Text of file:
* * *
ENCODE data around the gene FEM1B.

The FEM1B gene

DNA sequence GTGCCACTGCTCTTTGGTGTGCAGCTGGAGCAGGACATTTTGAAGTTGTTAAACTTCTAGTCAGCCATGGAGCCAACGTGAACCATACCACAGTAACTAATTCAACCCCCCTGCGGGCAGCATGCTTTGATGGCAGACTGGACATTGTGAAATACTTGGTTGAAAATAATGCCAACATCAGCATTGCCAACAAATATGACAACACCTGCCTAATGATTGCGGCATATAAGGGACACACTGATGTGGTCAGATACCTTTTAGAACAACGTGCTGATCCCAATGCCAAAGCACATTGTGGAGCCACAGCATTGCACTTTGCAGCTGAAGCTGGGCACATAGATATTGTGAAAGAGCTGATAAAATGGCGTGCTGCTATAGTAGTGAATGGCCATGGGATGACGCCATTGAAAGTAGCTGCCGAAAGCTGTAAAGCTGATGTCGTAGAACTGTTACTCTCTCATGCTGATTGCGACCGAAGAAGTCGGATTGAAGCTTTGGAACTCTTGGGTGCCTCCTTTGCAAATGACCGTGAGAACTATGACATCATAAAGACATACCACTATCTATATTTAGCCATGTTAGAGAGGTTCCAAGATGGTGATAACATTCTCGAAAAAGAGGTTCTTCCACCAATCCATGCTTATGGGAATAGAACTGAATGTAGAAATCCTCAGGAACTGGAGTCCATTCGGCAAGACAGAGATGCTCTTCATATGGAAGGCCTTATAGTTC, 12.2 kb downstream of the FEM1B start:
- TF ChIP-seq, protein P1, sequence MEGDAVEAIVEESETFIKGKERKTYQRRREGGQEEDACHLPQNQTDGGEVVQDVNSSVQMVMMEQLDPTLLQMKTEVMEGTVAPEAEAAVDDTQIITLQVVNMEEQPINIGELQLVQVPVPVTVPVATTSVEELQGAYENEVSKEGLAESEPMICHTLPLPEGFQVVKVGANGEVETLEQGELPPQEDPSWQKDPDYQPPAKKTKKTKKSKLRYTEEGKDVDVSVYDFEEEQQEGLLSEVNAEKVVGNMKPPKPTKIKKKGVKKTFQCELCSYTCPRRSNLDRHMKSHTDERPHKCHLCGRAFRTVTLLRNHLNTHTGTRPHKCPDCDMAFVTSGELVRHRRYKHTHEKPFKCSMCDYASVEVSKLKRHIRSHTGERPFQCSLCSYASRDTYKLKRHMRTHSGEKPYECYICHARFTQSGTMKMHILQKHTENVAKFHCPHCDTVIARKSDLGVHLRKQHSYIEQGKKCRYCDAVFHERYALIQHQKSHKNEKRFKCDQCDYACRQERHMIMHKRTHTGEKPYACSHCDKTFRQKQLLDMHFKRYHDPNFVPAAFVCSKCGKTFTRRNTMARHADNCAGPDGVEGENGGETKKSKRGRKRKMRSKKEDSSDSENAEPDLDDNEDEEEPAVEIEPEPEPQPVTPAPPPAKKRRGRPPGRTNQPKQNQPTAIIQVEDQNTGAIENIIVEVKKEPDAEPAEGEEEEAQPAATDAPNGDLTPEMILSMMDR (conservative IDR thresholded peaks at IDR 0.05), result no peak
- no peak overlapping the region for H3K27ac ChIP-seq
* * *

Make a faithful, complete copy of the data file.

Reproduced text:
ENCODE data around the gene FEM1B.

The FEM1B gene

DNA sequence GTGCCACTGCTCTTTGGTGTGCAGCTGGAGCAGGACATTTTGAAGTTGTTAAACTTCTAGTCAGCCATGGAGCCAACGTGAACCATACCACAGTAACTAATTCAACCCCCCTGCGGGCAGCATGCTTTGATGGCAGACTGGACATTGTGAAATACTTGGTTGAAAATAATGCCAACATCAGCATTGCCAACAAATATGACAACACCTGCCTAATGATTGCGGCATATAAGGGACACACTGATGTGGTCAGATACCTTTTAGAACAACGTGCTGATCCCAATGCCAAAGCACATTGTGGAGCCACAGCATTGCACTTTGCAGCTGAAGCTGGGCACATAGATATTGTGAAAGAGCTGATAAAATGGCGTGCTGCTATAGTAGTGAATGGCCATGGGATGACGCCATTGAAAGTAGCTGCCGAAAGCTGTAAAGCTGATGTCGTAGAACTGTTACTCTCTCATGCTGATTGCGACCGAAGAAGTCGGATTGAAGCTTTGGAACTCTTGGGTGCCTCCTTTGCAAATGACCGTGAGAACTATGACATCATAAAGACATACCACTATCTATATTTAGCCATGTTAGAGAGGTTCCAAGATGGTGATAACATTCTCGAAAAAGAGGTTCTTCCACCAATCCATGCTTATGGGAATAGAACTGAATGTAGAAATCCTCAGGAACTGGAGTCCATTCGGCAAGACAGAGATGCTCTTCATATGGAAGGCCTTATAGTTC, 12.2 kb downstream of the FEM1B start:
- TF ChIP-seq, protein P1, sequence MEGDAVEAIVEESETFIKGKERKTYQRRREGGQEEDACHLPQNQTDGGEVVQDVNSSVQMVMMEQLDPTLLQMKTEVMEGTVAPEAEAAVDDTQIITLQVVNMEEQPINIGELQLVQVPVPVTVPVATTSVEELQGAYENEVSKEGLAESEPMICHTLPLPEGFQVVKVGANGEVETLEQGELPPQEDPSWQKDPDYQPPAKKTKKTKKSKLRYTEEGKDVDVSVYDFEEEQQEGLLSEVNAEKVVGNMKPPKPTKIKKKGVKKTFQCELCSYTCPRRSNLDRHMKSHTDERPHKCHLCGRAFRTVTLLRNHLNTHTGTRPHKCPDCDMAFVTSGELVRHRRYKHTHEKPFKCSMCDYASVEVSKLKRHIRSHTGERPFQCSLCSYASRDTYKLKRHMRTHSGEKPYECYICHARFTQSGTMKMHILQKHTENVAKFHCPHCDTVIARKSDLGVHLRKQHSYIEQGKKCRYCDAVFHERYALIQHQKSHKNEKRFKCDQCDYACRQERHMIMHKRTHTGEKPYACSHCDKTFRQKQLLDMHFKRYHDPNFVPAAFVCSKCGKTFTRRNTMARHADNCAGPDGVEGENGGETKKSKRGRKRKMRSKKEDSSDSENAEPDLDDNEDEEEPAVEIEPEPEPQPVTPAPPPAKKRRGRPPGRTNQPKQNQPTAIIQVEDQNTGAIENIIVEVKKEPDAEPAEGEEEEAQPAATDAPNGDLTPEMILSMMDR (conservative IDR thresholded peaks at IDR 0.05), result no peak
- no peak overlapping the region for H3K27ac ChIP-seq